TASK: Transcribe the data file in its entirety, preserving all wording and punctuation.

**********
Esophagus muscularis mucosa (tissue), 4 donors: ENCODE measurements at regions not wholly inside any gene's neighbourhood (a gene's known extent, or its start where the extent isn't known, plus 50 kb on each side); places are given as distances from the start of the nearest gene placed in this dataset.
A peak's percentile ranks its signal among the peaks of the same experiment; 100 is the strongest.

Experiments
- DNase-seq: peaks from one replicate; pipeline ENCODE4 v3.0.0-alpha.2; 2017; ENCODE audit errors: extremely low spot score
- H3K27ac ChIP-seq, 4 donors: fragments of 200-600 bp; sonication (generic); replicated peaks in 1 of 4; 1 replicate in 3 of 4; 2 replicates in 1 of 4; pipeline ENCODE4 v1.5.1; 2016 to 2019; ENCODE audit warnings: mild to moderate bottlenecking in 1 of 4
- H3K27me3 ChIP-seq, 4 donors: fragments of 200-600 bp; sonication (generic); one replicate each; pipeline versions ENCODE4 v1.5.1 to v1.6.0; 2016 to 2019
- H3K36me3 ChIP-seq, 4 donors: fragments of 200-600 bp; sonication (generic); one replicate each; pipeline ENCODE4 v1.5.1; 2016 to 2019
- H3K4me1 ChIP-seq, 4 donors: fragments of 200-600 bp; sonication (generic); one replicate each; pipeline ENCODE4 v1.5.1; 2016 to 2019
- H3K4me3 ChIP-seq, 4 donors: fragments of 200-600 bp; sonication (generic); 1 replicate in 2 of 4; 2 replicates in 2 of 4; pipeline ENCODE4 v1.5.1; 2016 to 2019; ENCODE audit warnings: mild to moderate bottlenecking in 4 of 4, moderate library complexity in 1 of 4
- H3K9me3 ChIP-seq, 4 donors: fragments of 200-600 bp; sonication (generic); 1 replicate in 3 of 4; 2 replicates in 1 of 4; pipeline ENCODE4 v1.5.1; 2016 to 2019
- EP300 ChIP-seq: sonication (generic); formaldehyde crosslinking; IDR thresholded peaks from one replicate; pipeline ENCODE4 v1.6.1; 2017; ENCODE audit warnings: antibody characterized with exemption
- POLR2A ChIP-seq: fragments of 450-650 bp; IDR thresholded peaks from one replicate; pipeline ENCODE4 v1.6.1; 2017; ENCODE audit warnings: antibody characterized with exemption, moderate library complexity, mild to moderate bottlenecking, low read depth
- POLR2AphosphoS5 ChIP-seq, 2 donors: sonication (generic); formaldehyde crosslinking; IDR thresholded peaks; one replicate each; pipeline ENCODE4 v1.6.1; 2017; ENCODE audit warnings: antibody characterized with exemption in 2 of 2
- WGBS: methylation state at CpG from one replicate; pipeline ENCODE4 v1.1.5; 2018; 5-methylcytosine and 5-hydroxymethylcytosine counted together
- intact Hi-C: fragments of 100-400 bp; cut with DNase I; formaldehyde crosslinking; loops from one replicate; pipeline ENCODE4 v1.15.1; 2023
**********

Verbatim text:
Esophagus muscularis mucosa (tissue), 4 donors: ENCODE measurements at regions not wholly inside any gene's neighbourhood (a gene's known extent, or its start where the extent isn't known, plus 50 kb on each side); places are given as distances from the start of the nearest gene placed in this dataset.
A peak's percentile ranks its signal among the peaks of the same experiment; 100 is the strongest.

Experiments
- DNase-seq: peaks from one replicate; pipeline ENCODE4 v3.0.0-alpha.2; 2017; ENCODE audit errors: extremely low spot score
- H3K27ac ChIP-seq, 4 donors: fragments of 200-600 bp; sonication (generic); replicated peaks in 1 of 4; 1 replicate in 3 of 4; 2 replicates in 1 of 4; pipeline ENCODE4 v1.5.1; 2016 to 2019; ENCODE audit warnings: mild to moderate bottlenecking in 1 of 4
- H3K27me3 ChIP-seq, 4 donors: fragments of 200-600 bp; sonication (generic); one replicate each; pipeline versions ENCODE4 v1.5.1 to v1.6.0; 2016 to 2019
- H3K36me3 ChIP-seq, 4 donors: fragments of 200-600 bp; sonication (generic); one replicate each; pipeline ENCODE4 v1.5.1; 2016 to 2019
- H3K4me1 ChIP-seq, 4 donors: fragments of 200-600 bp; sonication (generic); one replicate each; pipeline ENCODE4 v1.5.1; 2016 to 2019
- H3K4me3 ChIP-seq, 4 donors: fragments of 200-600 bp; sonication (generic); 1 replicate in 2 of 4; 2 replicates in 2 of 4; pipeline ENCODE4 v1.5.1; 2016 to 2019; ENCODE audit warnings: mild to moderate bottlenecking in 4 of 4, moderate library complexity in 1 of 4
- H3K9me3 ChIP-seq, 4 donors: fragments of 200-600 bp; sonication (generic); 1 replicate in 3 of 4; 2 replicates in 1 of 4; pipeline ENCODE4 v1.5.1; 2016 to 2019
- EP300 ChIP-seq: sonication (generic); formaldehyde crosslinking; IDR thresholded peaks from one replicate; pipeline ENCODE4 v1.6.1; 2017; ENCODE audit warnings: antibody characterized with exemption
- POLR2A ChIP-seq: fragments of 450-650 bp; IDR thresholded peaks from one replicate; pipeline ENCODE4 v1.6.1; 2017; ENCODE audit warnings: antibody characterized with exemption, moderate library complexity, mild to moderate bottlenecking, low read depth
- POLR2AphosphoS5 ChIP-seq, 2 donors: sonication (generic); formaldehyde crosslinking; IDR thresholded peaks; one replicate each; pipeline ENCODE4 v1.6.1; 2017; ENCODE audit warnings: antibody characterized with exemption in 2 of 2
- WGBS: methylation state at CpG from one replicate; pipeline ENCODE4 v1.1.5; 2018; 5-methylcytosine and 5-hydroxymethylcytosine counted together
- intact Hi-C: fragments of 100-400 bp; cut with DNase I; formaldehyde crosslinking; loops from one replicate; pipeline ENCODE4 v1.15.1; 2023